Legislature(1995 - 1996)
04/19/1995 01:42 PM JUD
* first hearing in first committee of referral
= bill was previously heard/scheduled
= bill was previously heard/scheduled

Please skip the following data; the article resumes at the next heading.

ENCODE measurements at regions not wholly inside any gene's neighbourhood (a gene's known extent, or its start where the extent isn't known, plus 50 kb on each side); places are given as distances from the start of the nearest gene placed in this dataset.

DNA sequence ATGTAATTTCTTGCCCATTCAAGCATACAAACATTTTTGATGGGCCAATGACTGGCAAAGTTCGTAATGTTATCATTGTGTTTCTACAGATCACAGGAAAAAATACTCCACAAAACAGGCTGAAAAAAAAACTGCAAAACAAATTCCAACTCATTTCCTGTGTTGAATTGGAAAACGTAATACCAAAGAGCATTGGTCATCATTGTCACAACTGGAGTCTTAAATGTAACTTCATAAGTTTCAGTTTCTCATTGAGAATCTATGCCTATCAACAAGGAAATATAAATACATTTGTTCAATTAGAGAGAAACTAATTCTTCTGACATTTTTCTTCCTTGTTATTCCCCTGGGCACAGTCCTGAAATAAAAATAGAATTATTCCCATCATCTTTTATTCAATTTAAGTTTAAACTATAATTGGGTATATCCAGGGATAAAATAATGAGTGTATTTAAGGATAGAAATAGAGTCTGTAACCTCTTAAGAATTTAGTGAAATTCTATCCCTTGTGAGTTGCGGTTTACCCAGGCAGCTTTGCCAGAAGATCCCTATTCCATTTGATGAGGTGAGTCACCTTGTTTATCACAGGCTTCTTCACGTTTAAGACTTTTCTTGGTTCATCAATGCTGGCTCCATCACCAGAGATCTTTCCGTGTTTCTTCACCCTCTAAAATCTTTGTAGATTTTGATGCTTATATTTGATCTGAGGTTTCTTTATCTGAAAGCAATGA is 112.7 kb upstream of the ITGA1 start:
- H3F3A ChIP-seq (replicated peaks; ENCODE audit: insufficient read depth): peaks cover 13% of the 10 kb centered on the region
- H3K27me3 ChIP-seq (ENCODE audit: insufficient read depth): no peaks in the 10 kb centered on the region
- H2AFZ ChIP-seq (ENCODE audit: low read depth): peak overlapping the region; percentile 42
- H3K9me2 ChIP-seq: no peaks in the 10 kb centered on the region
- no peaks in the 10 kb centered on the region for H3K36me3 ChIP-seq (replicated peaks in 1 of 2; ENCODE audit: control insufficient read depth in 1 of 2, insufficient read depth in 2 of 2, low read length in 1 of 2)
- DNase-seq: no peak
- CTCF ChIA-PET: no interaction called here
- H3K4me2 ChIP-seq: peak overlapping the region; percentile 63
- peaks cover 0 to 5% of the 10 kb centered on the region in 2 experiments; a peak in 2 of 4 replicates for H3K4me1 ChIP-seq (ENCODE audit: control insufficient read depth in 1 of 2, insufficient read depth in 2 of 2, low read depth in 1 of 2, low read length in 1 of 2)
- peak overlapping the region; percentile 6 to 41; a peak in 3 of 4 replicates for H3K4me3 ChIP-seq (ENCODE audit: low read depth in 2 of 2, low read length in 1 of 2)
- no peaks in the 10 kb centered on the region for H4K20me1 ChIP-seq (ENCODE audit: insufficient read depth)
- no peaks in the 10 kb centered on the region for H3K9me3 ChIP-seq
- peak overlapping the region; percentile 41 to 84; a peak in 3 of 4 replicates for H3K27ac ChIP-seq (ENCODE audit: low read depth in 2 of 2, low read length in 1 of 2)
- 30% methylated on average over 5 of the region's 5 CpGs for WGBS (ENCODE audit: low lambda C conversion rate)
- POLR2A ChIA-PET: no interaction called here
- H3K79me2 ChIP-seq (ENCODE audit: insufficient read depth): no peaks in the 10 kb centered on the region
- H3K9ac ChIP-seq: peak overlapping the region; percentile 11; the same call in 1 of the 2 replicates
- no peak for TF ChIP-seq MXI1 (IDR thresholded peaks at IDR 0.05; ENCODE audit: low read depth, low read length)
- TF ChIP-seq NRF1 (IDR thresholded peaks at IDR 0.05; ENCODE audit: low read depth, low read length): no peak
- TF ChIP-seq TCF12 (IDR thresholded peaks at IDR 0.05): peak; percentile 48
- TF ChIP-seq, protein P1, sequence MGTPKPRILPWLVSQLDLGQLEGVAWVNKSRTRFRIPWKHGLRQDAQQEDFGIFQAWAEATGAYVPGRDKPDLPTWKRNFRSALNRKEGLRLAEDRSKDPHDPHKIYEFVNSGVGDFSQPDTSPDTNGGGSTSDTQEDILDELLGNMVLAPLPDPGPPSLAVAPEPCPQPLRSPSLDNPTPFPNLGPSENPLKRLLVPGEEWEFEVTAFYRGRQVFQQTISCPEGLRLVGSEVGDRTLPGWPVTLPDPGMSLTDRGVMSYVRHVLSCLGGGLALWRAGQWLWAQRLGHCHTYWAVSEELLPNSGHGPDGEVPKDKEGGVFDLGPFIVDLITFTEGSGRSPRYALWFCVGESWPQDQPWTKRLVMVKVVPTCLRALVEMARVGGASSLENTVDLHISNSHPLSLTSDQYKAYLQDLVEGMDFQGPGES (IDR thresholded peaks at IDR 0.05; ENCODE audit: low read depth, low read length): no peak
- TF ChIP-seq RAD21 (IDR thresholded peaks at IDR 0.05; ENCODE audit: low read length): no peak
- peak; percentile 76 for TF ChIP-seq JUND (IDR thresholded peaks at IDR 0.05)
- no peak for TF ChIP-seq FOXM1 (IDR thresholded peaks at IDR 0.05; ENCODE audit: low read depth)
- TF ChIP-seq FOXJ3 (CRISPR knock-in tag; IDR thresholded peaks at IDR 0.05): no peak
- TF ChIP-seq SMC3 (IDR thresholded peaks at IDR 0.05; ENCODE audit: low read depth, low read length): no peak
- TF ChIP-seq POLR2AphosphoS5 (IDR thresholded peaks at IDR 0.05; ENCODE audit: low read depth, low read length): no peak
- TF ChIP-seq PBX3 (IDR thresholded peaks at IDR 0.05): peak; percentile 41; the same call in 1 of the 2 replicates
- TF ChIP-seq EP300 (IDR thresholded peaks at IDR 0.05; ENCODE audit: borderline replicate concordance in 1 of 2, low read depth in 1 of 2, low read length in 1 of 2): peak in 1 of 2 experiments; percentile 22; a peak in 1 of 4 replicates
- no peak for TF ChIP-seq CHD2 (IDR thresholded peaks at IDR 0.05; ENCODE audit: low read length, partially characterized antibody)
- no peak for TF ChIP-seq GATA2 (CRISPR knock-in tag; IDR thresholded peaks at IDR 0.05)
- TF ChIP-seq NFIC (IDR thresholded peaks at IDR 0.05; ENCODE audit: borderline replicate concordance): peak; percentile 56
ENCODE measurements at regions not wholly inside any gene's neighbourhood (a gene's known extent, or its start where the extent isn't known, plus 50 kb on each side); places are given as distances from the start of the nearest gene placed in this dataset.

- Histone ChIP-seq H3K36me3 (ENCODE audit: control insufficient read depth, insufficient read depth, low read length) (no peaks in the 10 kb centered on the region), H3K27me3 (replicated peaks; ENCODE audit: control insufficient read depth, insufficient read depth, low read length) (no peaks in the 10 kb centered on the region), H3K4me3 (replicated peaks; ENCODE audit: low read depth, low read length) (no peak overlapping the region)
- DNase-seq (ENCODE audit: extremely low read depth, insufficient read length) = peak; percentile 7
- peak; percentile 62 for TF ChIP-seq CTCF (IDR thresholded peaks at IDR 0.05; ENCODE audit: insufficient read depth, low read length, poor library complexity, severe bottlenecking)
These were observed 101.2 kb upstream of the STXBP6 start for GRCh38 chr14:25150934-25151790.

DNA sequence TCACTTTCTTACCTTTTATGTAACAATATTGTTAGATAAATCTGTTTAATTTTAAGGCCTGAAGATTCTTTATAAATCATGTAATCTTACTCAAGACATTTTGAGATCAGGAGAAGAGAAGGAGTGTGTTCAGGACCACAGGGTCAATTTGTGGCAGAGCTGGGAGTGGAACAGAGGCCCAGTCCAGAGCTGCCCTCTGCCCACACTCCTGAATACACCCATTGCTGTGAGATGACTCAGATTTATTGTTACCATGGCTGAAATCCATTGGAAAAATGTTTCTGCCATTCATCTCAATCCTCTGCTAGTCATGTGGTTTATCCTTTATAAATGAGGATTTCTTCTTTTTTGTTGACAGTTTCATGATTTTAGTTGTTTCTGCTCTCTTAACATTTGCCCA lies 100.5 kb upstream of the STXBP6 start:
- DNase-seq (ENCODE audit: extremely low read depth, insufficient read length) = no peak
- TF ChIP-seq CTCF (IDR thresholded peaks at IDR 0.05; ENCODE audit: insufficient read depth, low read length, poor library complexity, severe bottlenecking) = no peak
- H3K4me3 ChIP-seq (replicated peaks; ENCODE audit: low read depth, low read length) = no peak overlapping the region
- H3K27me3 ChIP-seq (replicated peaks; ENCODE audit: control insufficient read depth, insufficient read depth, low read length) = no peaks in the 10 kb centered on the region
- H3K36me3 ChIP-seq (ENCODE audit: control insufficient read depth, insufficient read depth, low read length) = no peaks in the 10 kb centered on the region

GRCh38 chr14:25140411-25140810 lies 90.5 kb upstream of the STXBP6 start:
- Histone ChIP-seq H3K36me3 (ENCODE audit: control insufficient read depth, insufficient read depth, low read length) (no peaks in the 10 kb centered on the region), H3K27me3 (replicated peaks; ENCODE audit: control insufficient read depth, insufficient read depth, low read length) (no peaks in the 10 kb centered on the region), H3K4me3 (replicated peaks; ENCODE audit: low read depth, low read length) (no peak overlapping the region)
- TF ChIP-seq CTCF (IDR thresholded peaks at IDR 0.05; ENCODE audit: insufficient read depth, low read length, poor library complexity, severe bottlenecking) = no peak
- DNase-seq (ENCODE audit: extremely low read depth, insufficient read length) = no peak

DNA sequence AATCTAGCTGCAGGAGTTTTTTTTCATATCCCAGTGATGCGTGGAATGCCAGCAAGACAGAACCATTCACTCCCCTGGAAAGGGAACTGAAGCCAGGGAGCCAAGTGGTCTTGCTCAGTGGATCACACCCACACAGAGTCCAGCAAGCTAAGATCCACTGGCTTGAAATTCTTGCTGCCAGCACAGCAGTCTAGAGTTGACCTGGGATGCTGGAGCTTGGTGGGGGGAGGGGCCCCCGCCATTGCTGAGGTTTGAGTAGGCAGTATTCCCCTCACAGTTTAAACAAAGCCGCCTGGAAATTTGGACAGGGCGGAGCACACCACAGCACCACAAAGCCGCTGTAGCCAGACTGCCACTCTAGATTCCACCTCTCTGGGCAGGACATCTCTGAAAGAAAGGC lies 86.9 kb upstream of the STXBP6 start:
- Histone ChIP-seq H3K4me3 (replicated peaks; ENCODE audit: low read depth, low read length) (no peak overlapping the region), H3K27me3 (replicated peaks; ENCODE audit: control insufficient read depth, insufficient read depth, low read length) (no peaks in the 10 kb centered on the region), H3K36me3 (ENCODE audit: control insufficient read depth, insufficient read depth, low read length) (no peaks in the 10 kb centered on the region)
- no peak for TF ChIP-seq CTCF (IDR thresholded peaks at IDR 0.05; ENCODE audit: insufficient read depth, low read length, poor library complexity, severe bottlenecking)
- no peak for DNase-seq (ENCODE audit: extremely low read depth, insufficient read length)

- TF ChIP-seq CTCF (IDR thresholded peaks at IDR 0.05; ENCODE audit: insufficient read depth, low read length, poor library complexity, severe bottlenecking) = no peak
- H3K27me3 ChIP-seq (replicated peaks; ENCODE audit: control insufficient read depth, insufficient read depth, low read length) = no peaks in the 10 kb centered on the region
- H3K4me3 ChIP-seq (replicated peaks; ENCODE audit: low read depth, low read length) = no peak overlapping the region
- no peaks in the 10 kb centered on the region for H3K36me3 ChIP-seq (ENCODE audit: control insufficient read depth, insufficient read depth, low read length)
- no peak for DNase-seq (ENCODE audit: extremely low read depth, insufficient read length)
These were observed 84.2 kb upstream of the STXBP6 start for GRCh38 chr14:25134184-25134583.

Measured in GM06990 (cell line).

SENATE JUDICIARY COMMITTEE April 19, 1995 1:42 p.m. MEMBERS PRESENT Senator Robin Taylor, Chairman Senator Lyda Green, Vice-Chairman Senator Mike Miller Senator Al Adams MEMBERS ABSENT Senator Johnny Ellis COMMITTEE CALENDAR CS FOR HOUSE BILL NO. 115(JUD) am "An Act relating to settlement and payment of claims for overtime compensation claims and to liquidated damages and attorney fees for overtime compensation claims." CS FOR SENATE BILL NO. 95(L&C) "An Act relating to automobile liability insurance for uninsured or underinsured motor vehicles; and providing for an effective date." SJR 14 CONFIRMATION OF MEMBERS OF PUBLIC CORP - SCHEDULED BUT NOT HEARD HOUSE BILL NO. 150 "An Act relating to receipts for bail forfeited in satisfaction for certain offenses." HOUSE BILL NO. 151 "An Act relating to magistrate jurisdiction in presumptive death proceedings." HOUSE BILL NO. 153 "An Act relating to the surety bond for certain judicial officers." HOUSE BILL NO. 23 "An Act relating to referrals involving dental services." PREVIOUS SENATE COMMITTEE ACTION CSHB 115 (JUD) am - See Judiciary minutes dated 4/12/95. SB 95 - See Labor and Commerce minutes dated 2/28/95, 3/21/95, and 3/28/95. See Judiciary minutes dated 4/12/95. HB 150 - No previous Senate action. HB 151 - No previous Senate action. HB 153 - No previous Senate action. HB 23 - See Labor and Commerce minutes dated 4/6/95. WITNESS REGISTER Mike Lesmeier State Farm Insurance One Sealaska Plaza Juneau, Alaska 99801 POSITION STATEMENT: John Dittman Alaska Academy of Trial Lawyers 540 L Street, Suite 206 Anchorage, AK POSITION STATEMENT: Supports proposed CSSB 95 (JUD) Chris Christensen Office of the Administrative Director Alaska Court System 303 K St. Anchorage, AK 99501-2084 POSITION STATEMENT: Commented on HB 150, HB 151, and HB 153 Dr. Arnie Peale Ketchikan, Alaska 99901 POSITION STATEMENT: Supports HB 23 ACTION NARRATIVE TAPE 95-23, SIDE A Number 001 HB 115 DAMAGES & ATTY FEES FOR UNPAID WAGES CHAIRMAN ROBIN TAYLOR called the Judiciary Committee meeting to order at 1:42 p.m. He announced SJR 14 would not be heard by request of the sponsor. The first order of business before the committee was CSHB 115 (JUD)am. SENATOR MILLER moved CSHB 115 (JUD)am out of committee with individual recommendations. SENATOR TAYLOR objected to note there have been no changes made to the measure by the committee. He withdrew his objection, therefore the motion carried. SB 95 INSURANCE AGAINST UNINSURED DRIVERS The committee took up CSSB 95(L&C). SENATOR ADAMS questioned whether testimony would be taken on the proposed committee substitute. SENATOR TAYLOR stated testimony would be taken on the Labor and Commerce Committee version since the proposed committee substitute had not been adopted at this time. MIKE LESSMEIER, representing State Farm Insurance Company, stated the legislative policy issue is about whether the uninsured/underinsured coverage should be considered excess coverage in all situations, and when it should be triggered. State Farm believes the bill, by changing the coverage to pure excess, is detrimental to policy holders and will dramatically increase the cost of coverage by 80 to 100 percent. Policy holders (98 to 99 percent) currently purchase this coverage at some level; State Farm believes if the coverage is broadened, less people will choose to take advantage of it. MR. LESSMEIER discussed the history of the bill. When the Legislature adopted a form of mandatory auto insurance in 1983-84, State Farm advocated mandated offers of uninsured/underinsured motorist coverage in connection with mandatory insurance, to guarantee protection from an uninsured or underinsured motorist. State Farm's concern was that no matter what type of mandatory insurance bill was adopted, a certain percentage of motorists would remain uninsured. The Legislature then made this coverage excess in 1990. In 1991, the rates increased 28 percent, and in March of 1994 they increased another 13 percent. State Farm expects the cost of this coverage to double if the insurance is changed to pure excess, since its experience with the coverage has been very poor. MR. LESSMEIER discussed the two differing court opinions issued recently about the effect of the 1990 amendment. Originally, the coverage was called "difference in limits coverage." If a person chose to purchase uninsured/underinsured motorist coverage of $50,000, that would be the limit of that person's protection from all available sources. If that person was hit by an uninsured motorist, he/she would recover $50,000 from his/her carrier. If that person was hit by a motorist with $50,000 of coverage, the underinsurance coverage was not triggered, because the third party's coverage was not less than $50,000. Number 162 SENATOR TAYLOR stated the portion of the law pertaining to uninsured coverage is not in question and has not changed; if a person is hit by an uninsured driver, that person must look to his/her own policy to collect. The portion that has changed as a result of the two court cases is the underinsured coverage. One judge defined that coverage based upon the amount of damage done; the other defined it based upon the monetary value of the policy issued to the original policy holder. He stated the industry is mixing apples and oranges when discussing both coverages. Number 180 MR. LESSMEIER explained the industry has categorized the two types of insurance together because they are considered a single, combined coverage, by law. It applies in a situation where a person is uninsured, or underinsured. In the Tumbleson case, there was a third party liability policy of $100,000/$300,000. The uninsured/underinsured policy was for $50,000/$100,000. Judge Sedwick ruled that since the third party liability policy was greater than the uninsured/underinsured policy, an underinsured motorist claim did not exist. Subsequent to that, Judge Holland ruled in a separate case that coverage is triggered any time there is a claim in excess of the third party liability coverage. MR. LESSMEIER indicated State Farm does not believe excess coverage should apply in every single case for the following reasons. If the coverage is broadened, rates will increase affecting those who can least afford it. Second, when the insurance was initially considered to cover the difference in limits, a person could buy whatever amount of coverage they needed. This coverage was designed to protect the motorist so that in the event of an accident with an uninsured or underinsured motorist, the insured driver could collect from all available sources the limit of the amount of insurance purchased. MR. LESSMEIER reiterated State Farm expects the cost of the uninsured/underinsured motorist coverage to almost double, if the trigger is changed. If the difference in limits system was used, the rate would drop by 30 percent. Also, the customer would know the amount of coverage they would receive no matter what the coverage status of the other motorist. If the bill passes, the people who want to protect themselves with a high amount of insurance will be able to continue to do so; it is the person who can only purchase a small amount that will no longer be able to do so. Number 269 SENATOR TAYLOR asked whether a person who pays a premium at a set rate, for a set amount of coverage of $100,000, in case of an accident with an uninsured individual, could also buy $50,000 of underinsured coverage as well. MR. LESSMEIER clarified that currently the coverages are a single, combined coverage; the price is based on frequency and severity of loss. They are not priced separately. SENATOR TAYLOR asked what percentage of drivers are uninsured. MR. LESSMEIER replied that figure was calculated in the late 1980s when the mandatory insurance issue was debated. At that time, the figure was about 16 percent. Number 295 SENATOR TAYLOR stated if in 16 percent of accidents, one party is uninsured, the uninsured coverage would apply. That 16 percent would have to be eliminated from the losses that would double the rates, since a policy could only be considered excess if other coverage exists. MR. LESSMEIER commented State Farm recognized the ambiguity in the law, and has tried to give their insureds the benefit of that interpretation, by treating the insurance as excess. State Farm has also been applying the trigger as set forth in Judge Holland's opinion. Number 316 SENATOR TAYLOR asked how long State Farm has been doing that. MR. LESSMEIER replied, "I think we have been doing that ever since day one, ever since we recognized there was an issue about that. I can't say that the industry has been doing that, but we have been doing that." SENATOR TAYLOR noted there will only be a cost increase to the carrier in those instances where the other party's coverage is less than what the insured's coverage is, and the total claim did not exceed the combined coverage. MR. LESSMEIER explained the increase would be due to two factors. State Farm's experience has been poor and has been since the coverage was made excess. SENATOR TAYLOR asserted it is not being broadened under the interpretation State Farm has been using since day one. MR. LESSMEIER answered it has been broadened in the way the coverage would be priced based on Judge Holland's decision. Given State Farm's current experience, that would warrant a rate increase of 80 to 100 percent. From a policy perspective, State Farm believes the mandated offer should provide as broad a range of choices as possible to allow customers to purchase the protection limit they can afford. MR. LESSMEIER concluded if the proposed committee substitute is adopted, the definition of an underinsured motorist would be repealed. The present definition limits the coverage to vehicles licensed for highway use. By eliminating the definition, the coverage would be extended to off-road vehicles. He asserted both uninsured and underinsured coverages need to be defined so that a person could not collect on both policies simultaneously. Number 373 SENATOR ADAMS asked if Mr. Lessmeier was referring to Section 4 of the proposed committee substitute. MR. LESSMEIER replied affirmatively. SENATOR ADAMS asked if any of the committee substitutes deal with the Tumbleson decision. MR. LESSMEIER believed Section 1 of the proposed committee substitute would overrule the Tumbleson decision. Number 390 John Dittman, representing the Alaska Academy of Trial Lawyers, testified in support of the concept contained in the proposed committee substitute, attempting to clarify that the law provides for excess coverage for underinsured motorists, for the following reasons. In 1990 everyone assumed the law to do that, and according to Mr. Lessmeier, the coverage was treated as excess. Mr. Dittman noted he had examples of that interpretation from State Farm as well as other insurance companies, where payments were based on that assumption. Second, the average consumer will assume underinsured coverage is coverage for a motorist who is not insured enough to pay for damages caused. He explained if a consumer buys $50,000 worth of underinsurance coverage, the consumer is essentially buying an illusion unless that coverage is excess, since the law requires anyone who has insurance to carry $50,000 worth of coverage. Third, insurance rates should not increase if State Farm has been operating under the assumption that the law already provides for excess, as stated by Mr. Lessmeier. Mr. Dittman felt the legislation is necessary in light of Tumbleson, because the insurance companies who assumed the law did provide for excess, have begun to cite Tumbleson as the reason they no longer do so. The proposed committee substitute clarifies the intent of the 1990 law. Number 450 SENATOR TAYLOR asked Mr. Dittman to send both the claims information and the letter from State Farm stating they would not be paying according to the Tumbleson decision to the committee. Mr. Dittman explained his client had State Farm underinsured motorist coverage in the amount of $100,00 and was struck and had his neck broken by an Allstate insured who had liability limits of $100,000. State Farm was notified the claim might exceed Allstate's policy limit. Shortly after the Tumbleson decision was issued, the State Farm adjusters replied they were closing the file under the Tumbleson decision. MR. DITTMAN offered to provide the committee with the claim numbers and the names of claimants. SENATOR TAYLOR agreed and asked for a copy of the letter to Mr. Dittman's client from State Farm. SENATOR TAYLOR referred to Mr. Dittman's use of the word "illusory" when a person purchased $50,000 worth of underinsured coverage, since that policy could never be collected upon. MR. DITTMAN explained when one buys a minimum limit policy of $50,000, as long as that person is the sole occupant of the vehicle, he/she could not collect on an underinsured motorist policy, since any insured driver must have a $50,000 liability policy. If the at-fault driver was from a different state with a lower-limit liability policy, of perhaps $20,000, then the policy might be usable. Number 485 SENATOR TAYLOR asked how Mr. Dittman would define the term "underinsured." MR. DITTMAN stated it is a driver whose insurance is insufficient to pay for the damages he/she causes. SENATOR TAYLOR asked if Mr. Dittman would define "sufficient" by the amount of the claim. MR. DITTMAN replied affirmatively, and noted the proposed committee substitute does that by making reference to damages, rather than the fortuity of the third party defendant's liability coverage. SENATOR TAYLOR commented that part of his objection to the legislation is how a carrier could make the assumption that underinsured coverage would not apply when liability insurance was inadequate to cover the claim. It is incongruous for the insurance industry to pay on claims prior to the court case, but to refuse to pay for those claims after the court required it to do so. Number 506 HB 150 RECEIPTS FOR BAIL FORFEITURES There being no further testimony of CSSB 95 (L&C), the committee took up HB 150. CHRIS CHRISTENSEN, general counsel to the Judicial Branch, stated HB 150, HB 151, and HB 153 are housekeeping measures introduced at the request of the Supreme Court. MR. CHRISTENSEN explained the Legislature enacted a system in the 1970s by which persons cited for traffic offenses could mail in the amount specified on the citation in lieu of appearing in court. This statute originally required the court system to mail a receipt to those individuals paying fines by mail. Because there were 45,000 receipts per year, a receipt stamp placed on the back of each check was used, to save time and reduce the cost of mailing separate receipts. The receipt requirement was repealed by the Legislature in 1987, and instead, a receipt is provided on request. Over the years, other mail-in bail statutes were passed by the Legislature, authorizing the payment of fines by mail without a court appearance for non-traffic offenses. Currently there are five statutes patterned after the original traffic bail schedule, requiring the court to provide a receipt. These include birth defect warning signs, fish and game violations, smoking in public violations, park and recreational facility violations, and oversize vehicle violations. There are a total of 10,000 of these violations per year. These statutes were not amended to eliminate the receipt requirement so receipt stamps are placed on the back of all checks. Banks have notified the court system that the receipt stamp is in violation of new federal banking regulations. HB 150 amends the five statutes to require the court system to provide a receipt if requested. SENATOR TAYLOR questioned whether the amended language was grammatically correct. After some discussion, the committee decided to refer the matter to the Division of Legal Services. HB 151 MAGISTRATE PRESUMPTIVE DEATH JURISDICTION MR. CHRISTENSEN discussed HB 151. AS 22.15.120 purports to set forth the jurisdiction of magistrates. Over time, the Legislature passed legislation that gives magistrates additional jurisdiction that was not cross referenced into AS 22.15.120. The presumptive death statutes (Title 9) give magistrates jurisdiction over presumptive death cases. HB 151 lists that jurisdiction in AS 22.15.120. Number 578 HB 153 BONDS FOR JUDGES MR. CHRISTENSEN explained HB 153 proposes to repeal AS 22.15.260, enacted at the time of Statehood. That statute requires that each district judge and magistrate shall execute and file a surety bond in the form and amount to be determined by rule of the court. The bond provides protection when a public official commits intentional misconduct, such as embezzlement. The court system discontinued the practice of providing such bonds about 20 years ago when the Division of Risk Management began purchasing a blanket bond to cover all state employees. TAPE 95-23, SIDE B SENATOR GREEN moved HB 150 out of committee with individual recommendations. There being no objections, the motion carried. SENATOR GREEN moved HB 151 out of committee with individual recommendations. There being no objections, the motion carried. SENATOR GREEN moved HB 153 out of committee with individual recommendations. There being no objections, the motion carried. Number 581 HB 23 REFERRALS INVOLVING DENTAL SERVICES The next order of business before the committee was HB 23. Dr. Arnie Peale of Ketchikan testified via teleconference in support of HB 23. SENATOR MILLER moved HB 23 from committee with individual recommendations. There being no objections, the motion carried. SENATOR TAYLOR adjourned the meeting at 2:31 p.m.